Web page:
What is a birth center?
What exactly is a freestanding birth center?
A freestanding birth center is a facility that is NOT part of a hospital. Depending on each states rules and regulations a birth center may be licensed and/or accredited. In Minnesota birth centers are required to be nationally accredited by the Commission for the Accreditation of Birth Centers (CABC) and licensed by the Minnesota Department of Health. While many hospitals use the term "birth center" or "family birth center" to describe their labor and delivery, there are no accredited birth centers in this state that are connected to or within a hospital. This is a helpful distinction to understand when making decisions regarding your chosen birth location and what services you are hoping to receive.
Because Minnesota requires accreditation of freestanding birth centers as a prerequisite to licensing, Minnesota families can feel confident that any freestanding birth center meets rigorous standards. The CABC conducts multi-day site visits on an ongoing basis to review each birth center's policies, procedures, equipment, facility, staffing, charting, and patient care.
Each licensed birth center is designed to feel inviting, comfortable, and home-like. We strive to be a "maxi-home" vs. a "mini-hospital" and the care we provide centers around the family experience of pregnancy, birth, and postpartum.
What is the care like in a birth center?
While each birth center will have their own staffing model and individual policies, there are some general things families can expect. Freestanding birth centers provide the midwifery model of care. The midwifery model of care is founded on informed consent and shared decision making, which means we want for families to learn and grow and ask questions! We encourage families to educate themselves on a variety of topics and make choices that fit their needs. Birth centers are the perfect fit for people experiencing low-risk, normal pregnancies who desire autonomy.
Most birth centers have a fairly small staff to encourage continuity of care. This encourages families to get to know their care provider(s) and for the provider(s) to know and understand the families they are serving. These providers provide families with all their prenatal care visits, care throughout the labor and birth of the baby, immediate newborn and postpartum care, and continued postpartum visits for the first 6 weeks following the birth. Visits are purposefully scheduled to have a relaxed pace with plenty of time for questions and/or small talk. While the care has a very personal touch, all the routine labs and/or ultrasounds can also be ordered to monitor your pregnancy and a midwife is always assessing the health and wellness of each client to be sure they are receiving the care that is most appropriate for them. While your provider is prepared to respond to any problems that may arise, the model of care supports treating each pregnancy/birth/postpartum/newborn as NORMAL unless proven otherwise, so interventions are introduced only as needed.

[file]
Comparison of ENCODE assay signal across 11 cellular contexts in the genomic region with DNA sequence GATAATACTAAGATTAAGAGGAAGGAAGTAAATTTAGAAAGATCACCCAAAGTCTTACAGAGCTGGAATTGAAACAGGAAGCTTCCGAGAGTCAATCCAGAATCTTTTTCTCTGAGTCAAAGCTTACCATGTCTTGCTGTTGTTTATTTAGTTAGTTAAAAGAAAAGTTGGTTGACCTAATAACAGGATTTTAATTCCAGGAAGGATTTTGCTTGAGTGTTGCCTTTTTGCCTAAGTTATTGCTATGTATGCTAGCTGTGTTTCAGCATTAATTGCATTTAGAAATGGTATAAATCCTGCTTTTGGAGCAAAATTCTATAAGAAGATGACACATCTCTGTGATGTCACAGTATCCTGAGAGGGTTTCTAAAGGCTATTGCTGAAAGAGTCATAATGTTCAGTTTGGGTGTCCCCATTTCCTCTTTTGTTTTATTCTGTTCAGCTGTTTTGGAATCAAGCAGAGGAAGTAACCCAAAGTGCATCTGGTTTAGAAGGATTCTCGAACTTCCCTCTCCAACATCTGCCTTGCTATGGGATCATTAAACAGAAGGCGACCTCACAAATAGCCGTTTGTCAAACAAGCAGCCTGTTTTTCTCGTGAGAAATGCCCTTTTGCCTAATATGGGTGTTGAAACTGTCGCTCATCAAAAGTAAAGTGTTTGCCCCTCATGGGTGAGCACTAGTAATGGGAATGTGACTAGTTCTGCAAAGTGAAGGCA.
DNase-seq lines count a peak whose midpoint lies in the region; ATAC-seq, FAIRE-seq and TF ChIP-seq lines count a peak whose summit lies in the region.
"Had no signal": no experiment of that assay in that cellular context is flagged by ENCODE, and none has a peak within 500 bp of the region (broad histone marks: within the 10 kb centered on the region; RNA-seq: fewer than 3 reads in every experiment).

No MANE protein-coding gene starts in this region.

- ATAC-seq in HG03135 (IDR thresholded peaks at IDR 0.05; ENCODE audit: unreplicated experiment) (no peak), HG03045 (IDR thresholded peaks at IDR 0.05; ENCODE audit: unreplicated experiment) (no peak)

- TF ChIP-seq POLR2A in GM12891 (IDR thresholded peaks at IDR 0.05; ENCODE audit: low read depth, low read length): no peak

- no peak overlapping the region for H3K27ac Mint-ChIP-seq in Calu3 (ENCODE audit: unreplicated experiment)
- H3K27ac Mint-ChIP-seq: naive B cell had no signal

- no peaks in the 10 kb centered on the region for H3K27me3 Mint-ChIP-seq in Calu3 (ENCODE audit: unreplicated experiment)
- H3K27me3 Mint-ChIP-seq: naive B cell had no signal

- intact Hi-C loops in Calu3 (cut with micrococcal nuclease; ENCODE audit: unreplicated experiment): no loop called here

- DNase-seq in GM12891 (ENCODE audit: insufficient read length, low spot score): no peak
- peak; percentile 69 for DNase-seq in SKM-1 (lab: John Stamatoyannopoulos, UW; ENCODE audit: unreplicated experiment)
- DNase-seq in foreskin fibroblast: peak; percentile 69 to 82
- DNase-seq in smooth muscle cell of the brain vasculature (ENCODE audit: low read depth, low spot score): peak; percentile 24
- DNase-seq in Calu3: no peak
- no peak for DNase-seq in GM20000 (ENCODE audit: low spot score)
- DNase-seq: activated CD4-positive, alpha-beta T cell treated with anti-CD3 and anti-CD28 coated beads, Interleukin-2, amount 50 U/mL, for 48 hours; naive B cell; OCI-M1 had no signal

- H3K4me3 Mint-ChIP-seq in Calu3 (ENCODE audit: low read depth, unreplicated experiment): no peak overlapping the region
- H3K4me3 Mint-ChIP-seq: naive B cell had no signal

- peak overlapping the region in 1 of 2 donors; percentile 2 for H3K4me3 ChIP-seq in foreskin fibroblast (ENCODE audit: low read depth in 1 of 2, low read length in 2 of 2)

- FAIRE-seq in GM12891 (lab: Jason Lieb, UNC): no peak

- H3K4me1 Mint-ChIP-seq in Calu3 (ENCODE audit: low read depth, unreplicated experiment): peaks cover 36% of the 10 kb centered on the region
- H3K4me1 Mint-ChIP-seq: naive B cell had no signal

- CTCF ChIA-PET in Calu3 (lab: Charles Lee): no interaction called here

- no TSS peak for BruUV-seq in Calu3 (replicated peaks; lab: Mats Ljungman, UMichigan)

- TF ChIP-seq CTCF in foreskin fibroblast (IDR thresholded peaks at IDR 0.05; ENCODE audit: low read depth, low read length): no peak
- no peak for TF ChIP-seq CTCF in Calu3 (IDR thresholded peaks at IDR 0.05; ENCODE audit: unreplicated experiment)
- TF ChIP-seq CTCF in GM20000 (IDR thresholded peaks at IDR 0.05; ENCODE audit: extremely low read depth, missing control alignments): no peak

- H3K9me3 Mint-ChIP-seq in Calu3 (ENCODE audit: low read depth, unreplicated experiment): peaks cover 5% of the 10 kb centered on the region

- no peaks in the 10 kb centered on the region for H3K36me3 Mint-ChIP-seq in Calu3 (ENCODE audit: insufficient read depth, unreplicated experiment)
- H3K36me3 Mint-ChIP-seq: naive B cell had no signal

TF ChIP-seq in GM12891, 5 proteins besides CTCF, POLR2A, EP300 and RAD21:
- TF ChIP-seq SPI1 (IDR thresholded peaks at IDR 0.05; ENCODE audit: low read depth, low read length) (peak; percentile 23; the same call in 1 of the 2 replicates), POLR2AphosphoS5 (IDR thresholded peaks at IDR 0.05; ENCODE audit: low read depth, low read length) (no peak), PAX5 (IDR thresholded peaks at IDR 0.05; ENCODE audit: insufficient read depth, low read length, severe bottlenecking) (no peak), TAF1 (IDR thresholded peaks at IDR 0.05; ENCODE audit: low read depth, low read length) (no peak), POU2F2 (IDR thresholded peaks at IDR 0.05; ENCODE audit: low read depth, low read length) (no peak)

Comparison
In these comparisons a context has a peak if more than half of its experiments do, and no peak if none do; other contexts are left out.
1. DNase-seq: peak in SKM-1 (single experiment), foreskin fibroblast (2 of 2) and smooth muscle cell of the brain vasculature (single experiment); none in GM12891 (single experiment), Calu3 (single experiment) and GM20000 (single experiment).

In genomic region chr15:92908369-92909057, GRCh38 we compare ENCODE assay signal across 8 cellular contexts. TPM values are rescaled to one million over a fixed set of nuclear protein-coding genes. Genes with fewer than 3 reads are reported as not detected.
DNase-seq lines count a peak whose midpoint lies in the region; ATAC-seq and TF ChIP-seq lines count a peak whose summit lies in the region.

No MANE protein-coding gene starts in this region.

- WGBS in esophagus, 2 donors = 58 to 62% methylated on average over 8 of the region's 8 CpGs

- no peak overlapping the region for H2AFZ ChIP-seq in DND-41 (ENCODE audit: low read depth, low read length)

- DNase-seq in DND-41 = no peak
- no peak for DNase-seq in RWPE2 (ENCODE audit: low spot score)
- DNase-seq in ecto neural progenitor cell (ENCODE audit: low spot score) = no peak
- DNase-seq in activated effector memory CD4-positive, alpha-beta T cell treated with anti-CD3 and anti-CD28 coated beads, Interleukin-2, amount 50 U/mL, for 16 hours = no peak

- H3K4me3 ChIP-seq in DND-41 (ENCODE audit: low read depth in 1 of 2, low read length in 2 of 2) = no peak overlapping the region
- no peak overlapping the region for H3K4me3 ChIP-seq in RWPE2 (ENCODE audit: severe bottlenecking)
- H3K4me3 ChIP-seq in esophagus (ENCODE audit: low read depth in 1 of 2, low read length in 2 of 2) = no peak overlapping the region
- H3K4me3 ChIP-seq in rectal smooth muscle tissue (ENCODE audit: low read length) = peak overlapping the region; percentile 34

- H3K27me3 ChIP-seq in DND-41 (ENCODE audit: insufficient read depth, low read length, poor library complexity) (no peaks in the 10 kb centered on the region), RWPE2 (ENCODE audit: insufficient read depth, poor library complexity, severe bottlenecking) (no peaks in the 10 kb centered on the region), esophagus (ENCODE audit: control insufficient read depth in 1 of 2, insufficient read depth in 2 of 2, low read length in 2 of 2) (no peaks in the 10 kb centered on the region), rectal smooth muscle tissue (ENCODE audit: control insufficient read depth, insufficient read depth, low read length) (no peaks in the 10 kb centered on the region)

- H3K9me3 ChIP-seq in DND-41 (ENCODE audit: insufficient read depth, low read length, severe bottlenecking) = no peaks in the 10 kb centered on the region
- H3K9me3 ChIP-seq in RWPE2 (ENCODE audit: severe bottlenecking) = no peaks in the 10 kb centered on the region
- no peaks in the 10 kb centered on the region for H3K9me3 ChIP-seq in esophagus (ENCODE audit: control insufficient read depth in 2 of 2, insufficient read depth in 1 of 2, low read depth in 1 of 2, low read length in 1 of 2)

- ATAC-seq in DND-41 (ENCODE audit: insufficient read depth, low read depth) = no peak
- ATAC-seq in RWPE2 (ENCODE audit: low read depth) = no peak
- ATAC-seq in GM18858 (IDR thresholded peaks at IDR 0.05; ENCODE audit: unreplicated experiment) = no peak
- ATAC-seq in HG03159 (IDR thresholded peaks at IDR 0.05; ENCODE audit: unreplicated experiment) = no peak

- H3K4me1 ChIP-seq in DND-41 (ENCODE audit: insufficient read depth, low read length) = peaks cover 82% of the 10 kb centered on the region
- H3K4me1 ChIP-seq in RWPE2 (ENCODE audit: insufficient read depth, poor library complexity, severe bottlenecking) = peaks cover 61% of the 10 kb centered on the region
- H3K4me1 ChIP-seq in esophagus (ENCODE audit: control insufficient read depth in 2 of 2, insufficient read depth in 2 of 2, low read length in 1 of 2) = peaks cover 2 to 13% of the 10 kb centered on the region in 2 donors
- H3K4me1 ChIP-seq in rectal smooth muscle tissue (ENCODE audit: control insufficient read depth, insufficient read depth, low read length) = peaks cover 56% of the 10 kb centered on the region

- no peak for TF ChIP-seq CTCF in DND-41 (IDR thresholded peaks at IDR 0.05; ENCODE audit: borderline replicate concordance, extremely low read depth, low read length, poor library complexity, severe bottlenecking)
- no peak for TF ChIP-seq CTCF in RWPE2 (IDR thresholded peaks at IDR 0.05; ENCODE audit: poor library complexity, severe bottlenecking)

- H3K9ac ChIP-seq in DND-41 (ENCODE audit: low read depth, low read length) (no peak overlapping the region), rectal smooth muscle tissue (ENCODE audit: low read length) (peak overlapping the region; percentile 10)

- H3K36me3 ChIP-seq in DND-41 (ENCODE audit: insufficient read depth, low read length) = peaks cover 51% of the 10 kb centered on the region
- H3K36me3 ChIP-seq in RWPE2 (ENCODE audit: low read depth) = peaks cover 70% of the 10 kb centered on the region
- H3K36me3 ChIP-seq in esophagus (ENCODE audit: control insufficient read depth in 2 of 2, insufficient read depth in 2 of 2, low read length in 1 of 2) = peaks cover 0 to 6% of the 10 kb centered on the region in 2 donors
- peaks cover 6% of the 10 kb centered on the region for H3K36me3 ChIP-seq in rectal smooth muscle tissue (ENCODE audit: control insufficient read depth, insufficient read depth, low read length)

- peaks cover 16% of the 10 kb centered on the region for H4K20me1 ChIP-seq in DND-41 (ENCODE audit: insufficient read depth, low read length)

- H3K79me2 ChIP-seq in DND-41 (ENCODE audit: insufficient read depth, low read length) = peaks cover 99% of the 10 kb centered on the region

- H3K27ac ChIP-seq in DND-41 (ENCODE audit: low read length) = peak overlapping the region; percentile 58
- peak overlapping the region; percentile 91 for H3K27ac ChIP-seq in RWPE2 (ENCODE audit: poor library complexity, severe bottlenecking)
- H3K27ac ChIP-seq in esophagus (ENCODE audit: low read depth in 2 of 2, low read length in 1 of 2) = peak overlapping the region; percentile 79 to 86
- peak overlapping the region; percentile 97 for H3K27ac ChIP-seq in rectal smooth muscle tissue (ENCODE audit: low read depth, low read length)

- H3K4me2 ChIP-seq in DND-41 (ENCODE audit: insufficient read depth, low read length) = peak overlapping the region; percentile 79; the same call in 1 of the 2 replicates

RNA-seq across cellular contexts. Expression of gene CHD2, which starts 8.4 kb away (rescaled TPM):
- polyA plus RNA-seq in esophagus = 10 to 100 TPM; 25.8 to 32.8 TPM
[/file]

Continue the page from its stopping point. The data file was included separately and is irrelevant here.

What options are available in a birth center?
Freestanding birth centers are set-up to provide amazing experiences of natural birth. You will find encouragement to eat and drink to nourish yourself during labor. You will find encouragement to move and choose the labor and birth positions that are right for you. While birth centers do not offer epidural pain medication, we do offer many natural things to help clients in labor such as water labor/waterbirth, aromatherapy, position changes, relaxed lighting, personal support, and many birth centers may also offer nitrous oxide (laughing gas). You get to choose your support team and many clients will choose to work with a doula to provide emotional support and additional comfort. Monitoring of labor is done in the least intrusive ways available so that clients have freedom of movement without being tethered to machines.